The language of Tolstoy and Dostoevsky is discriminated in Latvia

Posted in Russia | 22-Apr-04 | Author: Dmitry Udalov| Source: Ministry of Foreign Affairs of Russia

Russian language is known to be one of the richest in the world. It is a language of great historical and cultural heritage. Russian literature is famous all over the world. Besides Russian language is a language of international communication, as it is adopted to be one of the five official languages of the UN. There is only one question. WHY those who speak this language as a native one can’t continue doing it and WHY their children are prohibited to learn it?

Latvia claims it shares all the universal principals of human rights as any member of the European Union. But its decision to limit from September 1, 2004, Russian Language teaching in secondary schools for national minorities contradicts these principals. Therefore Russian authorities continue to excoriate Latvian government.
Besides the escalation of this conflict may lead to greater consequences such as the burst out of ethnic extremism and multinational clashes.

Ministry of Foreign Affairs of Russia made a statement regarding plans of the Latvian Authorities to limit from September 1, 2004, Russian Language instruction in secondary schools for national minorities.

New mass protest actions took place in Riga on April 15-16 against the Latvian authorities' plans to sharply limit from September 1, 2004, Russian language instruction in the secondary schools for national minorities. We shall stress in this connection that the Russian-speaking community not only does not refuse to use the Latvian language, but also insists on better quality in its instruction. The people, however, are protesting against the substitution of notions, when under the pretext of concern about the Latvian language the authorities are trying to limit their right to get education in their native tongue.

The correctness is being borne out of the fears earlier voiced by the Russian side about the consequences of the demonstrative unwillingness of the government of Latvia to take into consideration the proposals of the Congress in Defense of the Russian Schools, held in Riga on March 6, 2004. The refusal to suspend the implementation of the plans for secondary school reform in its present form and to start a real dialogue with the representatives of Russian-speaking organizations will continue to deadlock the situation and provoke a radicalization of sentiments among the youth.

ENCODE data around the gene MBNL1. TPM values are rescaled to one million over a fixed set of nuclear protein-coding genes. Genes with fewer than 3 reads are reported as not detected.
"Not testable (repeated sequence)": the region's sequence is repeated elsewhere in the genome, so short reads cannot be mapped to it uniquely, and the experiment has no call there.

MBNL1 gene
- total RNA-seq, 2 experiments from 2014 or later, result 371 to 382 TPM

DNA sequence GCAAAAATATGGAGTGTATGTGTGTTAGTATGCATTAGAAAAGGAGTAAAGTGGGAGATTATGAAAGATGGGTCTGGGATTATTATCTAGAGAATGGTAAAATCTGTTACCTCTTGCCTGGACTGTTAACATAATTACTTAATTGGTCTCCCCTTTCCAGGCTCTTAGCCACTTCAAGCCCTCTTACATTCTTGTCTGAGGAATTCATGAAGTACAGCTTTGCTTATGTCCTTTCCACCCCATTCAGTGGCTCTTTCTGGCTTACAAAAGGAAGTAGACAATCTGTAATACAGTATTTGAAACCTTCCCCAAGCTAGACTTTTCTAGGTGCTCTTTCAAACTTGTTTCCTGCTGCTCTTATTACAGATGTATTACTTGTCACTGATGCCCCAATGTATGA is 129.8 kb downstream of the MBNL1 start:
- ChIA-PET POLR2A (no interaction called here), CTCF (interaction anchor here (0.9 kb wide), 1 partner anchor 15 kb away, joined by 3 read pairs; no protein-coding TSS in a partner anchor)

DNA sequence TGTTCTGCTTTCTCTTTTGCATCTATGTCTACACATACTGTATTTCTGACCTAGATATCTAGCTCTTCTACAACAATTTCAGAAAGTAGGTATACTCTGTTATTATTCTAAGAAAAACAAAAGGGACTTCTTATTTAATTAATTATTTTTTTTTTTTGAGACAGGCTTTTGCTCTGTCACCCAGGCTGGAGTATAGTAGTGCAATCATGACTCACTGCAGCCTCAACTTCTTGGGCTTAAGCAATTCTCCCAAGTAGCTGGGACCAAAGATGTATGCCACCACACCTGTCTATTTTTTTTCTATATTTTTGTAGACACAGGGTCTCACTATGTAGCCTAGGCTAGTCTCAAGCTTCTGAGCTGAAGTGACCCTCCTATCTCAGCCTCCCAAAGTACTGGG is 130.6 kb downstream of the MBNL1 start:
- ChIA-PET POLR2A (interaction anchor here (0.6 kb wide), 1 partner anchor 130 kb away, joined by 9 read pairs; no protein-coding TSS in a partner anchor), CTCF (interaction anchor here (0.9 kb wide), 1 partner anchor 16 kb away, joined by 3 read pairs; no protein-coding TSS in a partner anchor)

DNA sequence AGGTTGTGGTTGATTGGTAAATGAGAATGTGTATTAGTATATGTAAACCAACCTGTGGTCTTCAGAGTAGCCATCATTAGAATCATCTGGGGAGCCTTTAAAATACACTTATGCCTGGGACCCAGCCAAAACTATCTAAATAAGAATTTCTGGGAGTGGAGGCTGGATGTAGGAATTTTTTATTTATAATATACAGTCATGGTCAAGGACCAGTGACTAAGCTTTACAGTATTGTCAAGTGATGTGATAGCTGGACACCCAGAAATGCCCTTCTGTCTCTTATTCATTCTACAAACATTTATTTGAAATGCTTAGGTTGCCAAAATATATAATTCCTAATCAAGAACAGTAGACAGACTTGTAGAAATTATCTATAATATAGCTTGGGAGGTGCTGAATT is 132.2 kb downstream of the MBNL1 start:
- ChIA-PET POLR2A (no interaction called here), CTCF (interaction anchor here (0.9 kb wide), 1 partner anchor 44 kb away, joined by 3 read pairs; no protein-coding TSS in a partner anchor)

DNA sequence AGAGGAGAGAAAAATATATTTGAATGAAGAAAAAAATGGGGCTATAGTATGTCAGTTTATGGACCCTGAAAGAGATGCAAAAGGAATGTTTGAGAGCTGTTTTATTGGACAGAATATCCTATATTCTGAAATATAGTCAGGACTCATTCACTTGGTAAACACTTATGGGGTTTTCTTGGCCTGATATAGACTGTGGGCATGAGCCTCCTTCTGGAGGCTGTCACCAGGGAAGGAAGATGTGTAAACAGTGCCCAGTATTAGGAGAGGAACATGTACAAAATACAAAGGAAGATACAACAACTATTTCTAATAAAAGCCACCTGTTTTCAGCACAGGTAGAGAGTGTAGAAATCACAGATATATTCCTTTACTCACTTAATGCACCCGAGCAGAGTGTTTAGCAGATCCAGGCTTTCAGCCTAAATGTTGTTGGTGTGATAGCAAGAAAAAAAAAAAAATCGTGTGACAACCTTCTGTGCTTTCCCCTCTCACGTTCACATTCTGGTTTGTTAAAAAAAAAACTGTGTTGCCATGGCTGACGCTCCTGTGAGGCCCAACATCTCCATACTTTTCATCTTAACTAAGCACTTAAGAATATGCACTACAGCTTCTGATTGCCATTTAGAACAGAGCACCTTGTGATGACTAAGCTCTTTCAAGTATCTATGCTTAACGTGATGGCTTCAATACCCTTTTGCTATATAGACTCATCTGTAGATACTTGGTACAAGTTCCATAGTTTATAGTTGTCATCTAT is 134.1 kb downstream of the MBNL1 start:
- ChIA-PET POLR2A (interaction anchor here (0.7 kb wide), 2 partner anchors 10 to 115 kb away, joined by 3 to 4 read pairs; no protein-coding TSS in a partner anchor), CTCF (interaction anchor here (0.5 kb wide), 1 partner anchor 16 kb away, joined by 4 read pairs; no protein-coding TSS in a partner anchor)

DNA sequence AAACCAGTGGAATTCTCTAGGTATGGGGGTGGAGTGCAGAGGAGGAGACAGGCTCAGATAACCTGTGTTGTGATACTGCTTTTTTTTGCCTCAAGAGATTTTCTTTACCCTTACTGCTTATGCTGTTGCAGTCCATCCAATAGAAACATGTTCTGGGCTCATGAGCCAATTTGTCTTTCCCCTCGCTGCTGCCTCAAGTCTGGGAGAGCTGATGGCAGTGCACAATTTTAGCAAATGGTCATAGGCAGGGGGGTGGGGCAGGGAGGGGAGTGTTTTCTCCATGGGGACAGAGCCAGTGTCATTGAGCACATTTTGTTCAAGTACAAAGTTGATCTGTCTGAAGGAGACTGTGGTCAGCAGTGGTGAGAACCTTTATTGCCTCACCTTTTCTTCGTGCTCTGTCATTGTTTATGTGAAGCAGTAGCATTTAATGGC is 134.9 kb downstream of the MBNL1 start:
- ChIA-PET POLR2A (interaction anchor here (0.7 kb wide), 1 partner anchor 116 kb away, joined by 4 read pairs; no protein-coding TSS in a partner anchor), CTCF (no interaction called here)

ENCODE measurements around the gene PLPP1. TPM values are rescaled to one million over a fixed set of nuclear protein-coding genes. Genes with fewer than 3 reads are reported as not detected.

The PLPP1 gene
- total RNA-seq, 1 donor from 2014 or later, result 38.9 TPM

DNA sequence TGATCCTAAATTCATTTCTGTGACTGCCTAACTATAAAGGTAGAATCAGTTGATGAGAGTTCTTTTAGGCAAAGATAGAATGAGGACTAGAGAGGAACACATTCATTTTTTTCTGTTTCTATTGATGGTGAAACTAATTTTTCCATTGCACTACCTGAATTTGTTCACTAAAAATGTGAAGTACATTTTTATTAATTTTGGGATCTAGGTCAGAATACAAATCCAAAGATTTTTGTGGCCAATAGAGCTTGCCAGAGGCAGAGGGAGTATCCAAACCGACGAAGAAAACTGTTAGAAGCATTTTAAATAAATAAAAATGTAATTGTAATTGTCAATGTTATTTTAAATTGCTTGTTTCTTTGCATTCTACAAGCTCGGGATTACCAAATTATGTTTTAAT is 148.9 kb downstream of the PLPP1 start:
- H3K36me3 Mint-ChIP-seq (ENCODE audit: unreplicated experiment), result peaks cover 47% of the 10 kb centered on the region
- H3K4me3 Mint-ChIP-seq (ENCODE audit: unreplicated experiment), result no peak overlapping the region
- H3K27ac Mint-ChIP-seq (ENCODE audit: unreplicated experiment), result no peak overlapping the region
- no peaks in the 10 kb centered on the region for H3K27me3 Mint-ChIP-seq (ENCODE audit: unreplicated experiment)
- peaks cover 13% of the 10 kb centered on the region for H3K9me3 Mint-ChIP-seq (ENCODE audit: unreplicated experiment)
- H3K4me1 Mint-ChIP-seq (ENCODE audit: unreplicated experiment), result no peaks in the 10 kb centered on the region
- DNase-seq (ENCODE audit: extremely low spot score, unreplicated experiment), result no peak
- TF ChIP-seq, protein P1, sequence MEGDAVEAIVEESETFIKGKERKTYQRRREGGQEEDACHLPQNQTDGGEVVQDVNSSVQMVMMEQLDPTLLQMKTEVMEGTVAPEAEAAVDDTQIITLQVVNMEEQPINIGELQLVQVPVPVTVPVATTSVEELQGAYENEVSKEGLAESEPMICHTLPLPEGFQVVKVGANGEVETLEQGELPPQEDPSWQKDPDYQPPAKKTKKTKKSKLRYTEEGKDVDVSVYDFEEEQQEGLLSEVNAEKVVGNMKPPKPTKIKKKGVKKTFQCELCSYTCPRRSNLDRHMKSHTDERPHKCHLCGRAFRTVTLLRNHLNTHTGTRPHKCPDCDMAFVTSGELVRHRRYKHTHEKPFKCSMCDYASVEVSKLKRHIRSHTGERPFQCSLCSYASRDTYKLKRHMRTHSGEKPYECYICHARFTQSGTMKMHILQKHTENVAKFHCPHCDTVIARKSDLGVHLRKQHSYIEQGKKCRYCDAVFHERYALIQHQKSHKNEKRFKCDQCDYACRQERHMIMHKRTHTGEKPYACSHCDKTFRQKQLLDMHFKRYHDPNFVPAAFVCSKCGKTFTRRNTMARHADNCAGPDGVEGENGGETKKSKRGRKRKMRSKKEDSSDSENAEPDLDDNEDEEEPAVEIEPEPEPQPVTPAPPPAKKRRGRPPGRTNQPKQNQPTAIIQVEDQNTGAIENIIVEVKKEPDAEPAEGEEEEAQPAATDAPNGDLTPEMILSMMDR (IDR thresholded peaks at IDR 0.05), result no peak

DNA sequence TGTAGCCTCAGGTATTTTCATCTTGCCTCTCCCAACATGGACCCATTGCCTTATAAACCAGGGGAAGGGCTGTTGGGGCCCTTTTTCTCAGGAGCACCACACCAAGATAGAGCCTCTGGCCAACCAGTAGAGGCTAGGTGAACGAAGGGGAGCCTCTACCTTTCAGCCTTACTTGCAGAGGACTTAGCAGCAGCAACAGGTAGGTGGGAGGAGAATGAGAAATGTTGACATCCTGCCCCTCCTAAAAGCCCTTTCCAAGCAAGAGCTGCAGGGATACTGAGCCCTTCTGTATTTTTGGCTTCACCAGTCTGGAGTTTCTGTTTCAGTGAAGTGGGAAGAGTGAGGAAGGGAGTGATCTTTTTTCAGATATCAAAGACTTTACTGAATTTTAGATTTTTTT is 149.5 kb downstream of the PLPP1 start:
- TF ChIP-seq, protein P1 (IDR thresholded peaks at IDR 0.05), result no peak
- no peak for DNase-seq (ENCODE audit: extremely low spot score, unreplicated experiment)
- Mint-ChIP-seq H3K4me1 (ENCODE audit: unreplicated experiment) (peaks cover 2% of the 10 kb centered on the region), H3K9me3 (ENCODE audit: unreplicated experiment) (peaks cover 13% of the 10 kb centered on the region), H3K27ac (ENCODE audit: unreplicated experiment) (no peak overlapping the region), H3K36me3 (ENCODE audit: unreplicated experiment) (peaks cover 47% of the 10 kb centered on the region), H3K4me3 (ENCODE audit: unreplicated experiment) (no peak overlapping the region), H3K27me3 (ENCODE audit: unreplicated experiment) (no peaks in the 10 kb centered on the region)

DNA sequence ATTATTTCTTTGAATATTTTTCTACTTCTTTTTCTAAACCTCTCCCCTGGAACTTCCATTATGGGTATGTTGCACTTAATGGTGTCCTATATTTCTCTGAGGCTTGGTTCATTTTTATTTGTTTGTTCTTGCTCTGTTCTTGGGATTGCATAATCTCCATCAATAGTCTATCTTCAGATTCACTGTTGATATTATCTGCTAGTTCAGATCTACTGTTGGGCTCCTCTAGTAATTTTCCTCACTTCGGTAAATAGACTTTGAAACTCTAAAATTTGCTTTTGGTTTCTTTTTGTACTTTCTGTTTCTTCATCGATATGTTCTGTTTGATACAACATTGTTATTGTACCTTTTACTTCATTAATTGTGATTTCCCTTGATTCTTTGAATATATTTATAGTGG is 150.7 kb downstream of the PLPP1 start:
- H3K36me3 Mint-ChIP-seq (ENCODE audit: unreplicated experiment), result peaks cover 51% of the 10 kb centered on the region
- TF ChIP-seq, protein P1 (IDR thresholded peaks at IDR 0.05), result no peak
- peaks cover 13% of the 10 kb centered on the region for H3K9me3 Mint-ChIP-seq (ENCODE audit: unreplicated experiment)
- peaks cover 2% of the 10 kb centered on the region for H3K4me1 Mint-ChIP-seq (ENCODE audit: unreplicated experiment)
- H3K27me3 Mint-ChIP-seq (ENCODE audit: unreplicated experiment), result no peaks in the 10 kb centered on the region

A new alarming moment of the last few weeks is the shift by the Latvian authorities ahead of entry into the European Union to open threats to use administrative measures of influence against participants of democratic forms of upholding their position.

Surprising in this connection is the position held by the top leadership of the country, which in words is committed to a pledge to defend the interests of all the residents of Latvia, but in practice is actually unleashing a "witch hunt" and seeking to shift the blame for the mounting internal problems to certain "external forces," in particular, Russia. Evidently, official Riga has deemed it convenient to forget that, by entering the OSCE, it has assumed an obligation to regard human rights as a universal value and not to treat this question, proceeding from internal political considerations, as an internal matter of Latvia. To think that people may be stirred up for demonstrations from the outside means refusing to see the full acuteness of the real problems of a significant portion of the youth.

Once again we reaffirm that, as concerns the defense of the interests of its compatriots, Russia has no aims in Latvia other than ensuring the adherence of that country to the well-known European standards of guarantees for rights of nontitular populations. Responsibility for the persistent attempts to carry on the line on their assimilation falls on official Riga and those in Europe who, guided by momentary expedience, are actually catering to the preservation of the serious problems of Latvian society. Moscow presumes that their solution, including elaboration of an optimal model of educational reform in Latvia, can only be found on the basis of a consensus taking into account the modern European practice of resolving conflicts in multinational countries.

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